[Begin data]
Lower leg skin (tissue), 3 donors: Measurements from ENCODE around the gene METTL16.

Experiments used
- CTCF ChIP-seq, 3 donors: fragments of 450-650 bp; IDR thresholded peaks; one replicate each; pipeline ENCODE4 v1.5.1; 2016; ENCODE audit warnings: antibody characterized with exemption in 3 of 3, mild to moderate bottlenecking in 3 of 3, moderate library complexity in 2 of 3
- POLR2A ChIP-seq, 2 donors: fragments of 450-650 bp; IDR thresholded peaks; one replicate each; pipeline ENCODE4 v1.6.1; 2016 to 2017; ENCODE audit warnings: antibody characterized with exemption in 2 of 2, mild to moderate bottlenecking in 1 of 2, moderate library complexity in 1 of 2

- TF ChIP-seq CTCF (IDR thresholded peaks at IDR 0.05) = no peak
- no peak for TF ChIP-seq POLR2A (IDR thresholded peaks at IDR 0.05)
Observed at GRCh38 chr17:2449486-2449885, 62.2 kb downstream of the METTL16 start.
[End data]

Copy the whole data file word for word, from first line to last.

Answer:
Lower leg skin (tissue), 3 donors: Measurements from ENCODE around the gene METTL16.

Experiments used
- CTCF ChIP-seq, 3 donors: fragments of 450-650 bp; IDR thresholded peaks; one replicate each; pipeline ENCODE4 v1.5.1; 2016; ENCODE audit warnings: antibody characterized with exemption in 3 of 3, mild to moderate bottlenecking in 3 of 3, moderate library complexity in 2 of 3
- POLR2A ChIP-seq, 2 donors: fragments of 450-650 bp; IDR thresholded peaks; one replicate each; pipeline ENCODE4 v1.6.1; 2016 to 2017; ENCODE audit warnings: antibody characterized with exemption in 2 of 2, mild to moderate bottlenecking in 1 of 2, moderate library complexity in 1 of 2

- TF ChIP-seq CTCF (IDR thresholded peaks at IDR 0.05) = no peak
- no peak for TF ChIP-seq POLR2A (IDR thresholded peaks at IDR 0.05)
Observed at GRCh38 chr17:2449486-2449885, 62.2 kb downstream of the METTL16 start.